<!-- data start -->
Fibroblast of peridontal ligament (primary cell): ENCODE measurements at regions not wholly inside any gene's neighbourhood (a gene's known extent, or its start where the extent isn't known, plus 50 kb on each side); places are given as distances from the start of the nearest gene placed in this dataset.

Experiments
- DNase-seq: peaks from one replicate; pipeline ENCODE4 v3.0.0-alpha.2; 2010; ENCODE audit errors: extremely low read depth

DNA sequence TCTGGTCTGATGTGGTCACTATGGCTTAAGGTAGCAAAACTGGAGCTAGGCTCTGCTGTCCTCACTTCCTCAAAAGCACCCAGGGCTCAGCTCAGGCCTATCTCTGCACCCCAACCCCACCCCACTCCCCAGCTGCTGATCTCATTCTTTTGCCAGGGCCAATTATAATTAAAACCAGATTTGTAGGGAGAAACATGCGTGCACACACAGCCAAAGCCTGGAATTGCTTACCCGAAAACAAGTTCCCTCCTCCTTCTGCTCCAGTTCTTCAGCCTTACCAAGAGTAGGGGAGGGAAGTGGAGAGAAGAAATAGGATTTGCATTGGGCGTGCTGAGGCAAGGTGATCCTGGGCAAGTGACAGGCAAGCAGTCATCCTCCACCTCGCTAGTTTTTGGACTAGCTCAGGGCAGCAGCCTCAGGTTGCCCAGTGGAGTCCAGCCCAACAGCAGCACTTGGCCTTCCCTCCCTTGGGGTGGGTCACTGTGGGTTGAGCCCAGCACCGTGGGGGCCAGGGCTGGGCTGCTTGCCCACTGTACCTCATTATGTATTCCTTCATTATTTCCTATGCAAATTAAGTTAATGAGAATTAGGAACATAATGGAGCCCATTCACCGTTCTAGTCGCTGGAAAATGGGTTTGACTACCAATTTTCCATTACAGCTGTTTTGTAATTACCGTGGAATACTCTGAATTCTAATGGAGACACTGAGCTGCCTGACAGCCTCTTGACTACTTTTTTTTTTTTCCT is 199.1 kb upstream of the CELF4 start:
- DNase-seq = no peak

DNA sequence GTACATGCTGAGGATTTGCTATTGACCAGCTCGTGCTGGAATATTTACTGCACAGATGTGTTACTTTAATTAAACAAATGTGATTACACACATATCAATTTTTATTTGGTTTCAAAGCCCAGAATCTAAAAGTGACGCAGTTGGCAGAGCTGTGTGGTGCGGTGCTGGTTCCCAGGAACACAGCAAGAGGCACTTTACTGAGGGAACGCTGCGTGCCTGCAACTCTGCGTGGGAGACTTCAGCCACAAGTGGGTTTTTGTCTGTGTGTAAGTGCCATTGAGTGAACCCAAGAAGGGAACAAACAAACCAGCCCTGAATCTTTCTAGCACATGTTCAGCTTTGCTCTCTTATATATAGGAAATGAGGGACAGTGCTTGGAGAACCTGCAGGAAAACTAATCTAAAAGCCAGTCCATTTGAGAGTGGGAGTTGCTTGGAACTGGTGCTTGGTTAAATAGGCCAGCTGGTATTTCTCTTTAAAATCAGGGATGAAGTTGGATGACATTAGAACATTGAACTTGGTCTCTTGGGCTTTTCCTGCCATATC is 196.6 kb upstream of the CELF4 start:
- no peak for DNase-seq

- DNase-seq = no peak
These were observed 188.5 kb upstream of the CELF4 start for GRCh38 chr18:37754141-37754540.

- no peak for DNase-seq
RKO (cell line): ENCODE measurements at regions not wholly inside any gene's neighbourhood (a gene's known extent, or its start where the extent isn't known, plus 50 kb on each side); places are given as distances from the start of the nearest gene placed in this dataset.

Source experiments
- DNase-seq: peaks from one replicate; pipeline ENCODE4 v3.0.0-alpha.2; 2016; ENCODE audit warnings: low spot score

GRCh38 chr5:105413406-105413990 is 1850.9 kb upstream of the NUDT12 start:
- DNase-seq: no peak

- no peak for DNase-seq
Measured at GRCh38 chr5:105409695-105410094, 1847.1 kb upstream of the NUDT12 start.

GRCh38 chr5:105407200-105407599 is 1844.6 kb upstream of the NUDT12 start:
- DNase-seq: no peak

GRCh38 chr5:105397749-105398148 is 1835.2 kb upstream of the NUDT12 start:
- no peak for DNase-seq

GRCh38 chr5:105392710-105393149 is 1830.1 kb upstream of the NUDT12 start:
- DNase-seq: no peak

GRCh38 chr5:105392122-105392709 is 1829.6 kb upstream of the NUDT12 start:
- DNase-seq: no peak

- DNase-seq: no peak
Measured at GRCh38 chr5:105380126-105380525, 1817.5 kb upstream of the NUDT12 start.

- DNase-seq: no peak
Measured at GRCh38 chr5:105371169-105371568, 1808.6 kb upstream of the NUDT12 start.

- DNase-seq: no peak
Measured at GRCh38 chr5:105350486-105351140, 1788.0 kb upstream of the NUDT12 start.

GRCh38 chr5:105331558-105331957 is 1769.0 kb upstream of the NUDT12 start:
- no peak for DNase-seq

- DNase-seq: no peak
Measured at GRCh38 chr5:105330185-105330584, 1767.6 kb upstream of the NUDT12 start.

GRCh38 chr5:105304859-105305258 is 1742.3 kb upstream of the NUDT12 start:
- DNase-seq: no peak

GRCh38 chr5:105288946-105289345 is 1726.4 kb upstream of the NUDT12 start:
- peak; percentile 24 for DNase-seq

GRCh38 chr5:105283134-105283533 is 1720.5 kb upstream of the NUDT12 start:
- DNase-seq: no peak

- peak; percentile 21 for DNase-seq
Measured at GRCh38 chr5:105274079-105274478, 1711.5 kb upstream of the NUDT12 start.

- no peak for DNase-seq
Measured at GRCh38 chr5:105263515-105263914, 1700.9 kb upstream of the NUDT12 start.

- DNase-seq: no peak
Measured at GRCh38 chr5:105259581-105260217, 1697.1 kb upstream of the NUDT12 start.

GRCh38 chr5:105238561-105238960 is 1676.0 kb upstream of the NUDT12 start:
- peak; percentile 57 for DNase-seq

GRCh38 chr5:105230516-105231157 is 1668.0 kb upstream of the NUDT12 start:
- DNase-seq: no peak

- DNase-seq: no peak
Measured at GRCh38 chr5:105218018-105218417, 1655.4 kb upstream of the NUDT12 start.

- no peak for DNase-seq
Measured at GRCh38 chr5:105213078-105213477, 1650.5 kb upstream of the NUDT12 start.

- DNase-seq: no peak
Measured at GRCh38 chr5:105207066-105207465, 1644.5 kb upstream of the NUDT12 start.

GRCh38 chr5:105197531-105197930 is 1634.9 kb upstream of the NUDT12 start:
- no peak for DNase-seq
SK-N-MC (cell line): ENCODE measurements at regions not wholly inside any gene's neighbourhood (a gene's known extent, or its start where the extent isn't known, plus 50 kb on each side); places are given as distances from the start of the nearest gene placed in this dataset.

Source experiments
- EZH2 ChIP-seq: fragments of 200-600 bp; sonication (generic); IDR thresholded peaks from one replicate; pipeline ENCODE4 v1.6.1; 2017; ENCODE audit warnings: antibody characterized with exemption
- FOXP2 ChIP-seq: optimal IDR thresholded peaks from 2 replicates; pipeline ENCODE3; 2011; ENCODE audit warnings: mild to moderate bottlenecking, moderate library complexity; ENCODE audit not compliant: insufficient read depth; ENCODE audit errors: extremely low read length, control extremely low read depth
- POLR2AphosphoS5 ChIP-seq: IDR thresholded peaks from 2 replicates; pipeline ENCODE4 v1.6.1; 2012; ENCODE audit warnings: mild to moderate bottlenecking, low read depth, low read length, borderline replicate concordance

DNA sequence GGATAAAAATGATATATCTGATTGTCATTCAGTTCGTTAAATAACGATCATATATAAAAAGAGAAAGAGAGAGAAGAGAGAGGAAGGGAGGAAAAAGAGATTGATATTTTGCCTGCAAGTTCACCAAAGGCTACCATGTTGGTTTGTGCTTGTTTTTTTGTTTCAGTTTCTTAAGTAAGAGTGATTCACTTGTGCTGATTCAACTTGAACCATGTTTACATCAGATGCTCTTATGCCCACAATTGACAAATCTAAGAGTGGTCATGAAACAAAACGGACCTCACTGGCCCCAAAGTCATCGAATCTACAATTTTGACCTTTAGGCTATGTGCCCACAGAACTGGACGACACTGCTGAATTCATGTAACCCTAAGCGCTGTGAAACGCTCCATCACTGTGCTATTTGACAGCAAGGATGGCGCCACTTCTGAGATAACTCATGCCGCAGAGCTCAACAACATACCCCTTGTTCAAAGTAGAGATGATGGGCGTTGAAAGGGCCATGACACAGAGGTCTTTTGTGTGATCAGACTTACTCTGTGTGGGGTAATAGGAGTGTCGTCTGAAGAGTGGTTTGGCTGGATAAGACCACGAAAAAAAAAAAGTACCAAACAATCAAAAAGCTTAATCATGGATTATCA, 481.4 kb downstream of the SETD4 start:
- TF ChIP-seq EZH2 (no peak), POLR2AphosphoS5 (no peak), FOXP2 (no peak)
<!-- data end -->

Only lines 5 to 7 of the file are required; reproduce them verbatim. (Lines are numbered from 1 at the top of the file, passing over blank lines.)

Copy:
- DNase-seq = no peak

DNA sequence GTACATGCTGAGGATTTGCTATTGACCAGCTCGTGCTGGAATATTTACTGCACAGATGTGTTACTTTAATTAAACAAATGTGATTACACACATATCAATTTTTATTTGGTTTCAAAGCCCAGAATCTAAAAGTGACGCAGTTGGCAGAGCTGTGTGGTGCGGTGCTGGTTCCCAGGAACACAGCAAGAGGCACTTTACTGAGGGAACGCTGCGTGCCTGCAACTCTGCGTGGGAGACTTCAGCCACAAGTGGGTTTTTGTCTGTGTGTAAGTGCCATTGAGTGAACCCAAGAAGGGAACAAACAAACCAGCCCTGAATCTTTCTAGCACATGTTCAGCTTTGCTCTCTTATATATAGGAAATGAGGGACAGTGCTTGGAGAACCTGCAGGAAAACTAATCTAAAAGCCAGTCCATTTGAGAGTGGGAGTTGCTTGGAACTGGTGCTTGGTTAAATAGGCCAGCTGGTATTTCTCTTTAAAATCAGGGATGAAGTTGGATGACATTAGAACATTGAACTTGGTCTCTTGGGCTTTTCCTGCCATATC is 196.6 kb upstream of the CELF4 start:
- no peak for DNase-seq